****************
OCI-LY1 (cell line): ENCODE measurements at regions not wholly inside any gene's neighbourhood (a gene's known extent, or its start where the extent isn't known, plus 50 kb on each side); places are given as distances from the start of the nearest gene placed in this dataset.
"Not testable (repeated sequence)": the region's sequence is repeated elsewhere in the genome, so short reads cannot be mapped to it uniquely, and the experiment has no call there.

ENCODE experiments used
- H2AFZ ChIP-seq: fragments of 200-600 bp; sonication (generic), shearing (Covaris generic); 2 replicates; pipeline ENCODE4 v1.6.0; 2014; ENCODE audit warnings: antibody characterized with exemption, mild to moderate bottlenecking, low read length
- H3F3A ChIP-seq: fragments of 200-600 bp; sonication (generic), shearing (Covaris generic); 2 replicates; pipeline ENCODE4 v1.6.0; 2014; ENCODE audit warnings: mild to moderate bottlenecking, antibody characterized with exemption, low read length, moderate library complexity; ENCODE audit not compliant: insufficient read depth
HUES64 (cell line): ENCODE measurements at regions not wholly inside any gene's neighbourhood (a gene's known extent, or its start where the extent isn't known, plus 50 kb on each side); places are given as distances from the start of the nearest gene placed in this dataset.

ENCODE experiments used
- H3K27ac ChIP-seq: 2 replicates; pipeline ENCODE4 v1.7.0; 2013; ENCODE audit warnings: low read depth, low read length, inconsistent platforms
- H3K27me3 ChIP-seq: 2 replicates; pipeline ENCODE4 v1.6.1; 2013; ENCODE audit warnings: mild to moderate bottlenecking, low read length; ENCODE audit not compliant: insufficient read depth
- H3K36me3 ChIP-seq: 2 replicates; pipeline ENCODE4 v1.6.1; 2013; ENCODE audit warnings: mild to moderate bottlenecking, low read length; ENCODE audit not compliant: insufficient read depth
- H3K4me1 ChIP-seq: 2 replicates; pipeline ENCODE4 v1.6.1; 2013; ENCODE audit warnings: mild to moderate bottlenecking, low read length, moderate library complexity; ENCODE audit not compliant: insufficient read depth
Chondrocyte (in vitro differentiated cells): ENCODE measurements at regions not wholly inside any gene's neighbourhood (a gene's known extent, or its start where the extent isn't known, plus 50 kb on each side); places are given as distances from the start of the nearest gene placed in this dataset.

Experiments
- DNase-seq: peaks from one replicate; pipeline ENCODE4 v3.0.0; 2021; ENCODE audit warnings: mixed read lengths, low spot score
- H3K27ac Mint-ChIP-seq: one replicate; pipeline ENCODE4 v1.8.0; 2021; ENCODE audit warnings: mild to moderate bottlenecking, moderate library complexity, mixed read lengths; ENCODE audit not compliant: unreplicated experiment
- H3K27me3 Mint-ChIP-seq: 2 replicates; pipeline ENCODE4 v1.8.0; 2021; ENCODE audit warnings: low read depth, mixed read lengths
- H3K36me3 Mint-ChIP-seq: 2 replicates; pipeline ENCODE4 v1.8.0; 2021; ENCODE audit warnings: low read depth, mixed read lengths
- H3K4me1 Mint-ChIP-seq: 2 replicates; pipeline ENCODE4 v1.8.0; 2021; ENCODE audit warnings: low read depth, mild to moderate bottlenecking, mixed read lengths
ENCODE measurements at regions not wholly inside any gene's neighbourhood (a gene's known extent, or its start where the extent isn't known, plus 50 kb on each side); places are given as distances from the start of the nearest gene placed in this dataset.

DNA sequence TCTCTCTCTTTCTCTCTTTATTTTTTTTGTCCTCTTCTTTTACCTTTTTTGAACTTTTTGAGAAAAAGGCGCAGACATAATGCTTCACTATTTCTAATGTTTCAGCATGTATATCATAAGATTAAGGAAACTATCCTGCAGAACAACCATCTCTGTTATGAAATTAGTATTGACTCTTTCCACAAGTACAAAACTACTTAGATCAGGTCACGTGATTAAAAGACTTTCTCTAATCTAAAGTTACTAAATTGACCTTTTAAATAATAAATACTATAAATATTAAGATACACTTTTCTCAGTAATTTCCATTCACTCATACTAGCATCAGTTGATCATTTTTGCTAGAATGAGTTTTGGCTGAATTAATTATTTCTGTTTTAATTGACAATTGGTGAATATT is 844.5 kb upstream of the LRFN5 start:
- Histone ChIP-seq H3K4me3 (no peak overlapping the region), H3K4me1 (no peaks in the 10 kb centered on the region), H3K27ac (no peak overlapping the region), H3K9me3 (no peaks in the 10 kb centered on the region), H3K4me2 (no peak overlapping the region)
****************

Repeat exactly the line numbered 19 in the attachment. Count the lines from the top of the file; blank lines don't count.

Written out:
ENCODE measurements at regions not wholly inside any gene's neighbourhood (a gene's known extent, or its start where the extent isn't known, plus 50 kb on each side); places are given as distances from the start of the nearest gene placed in this dataset.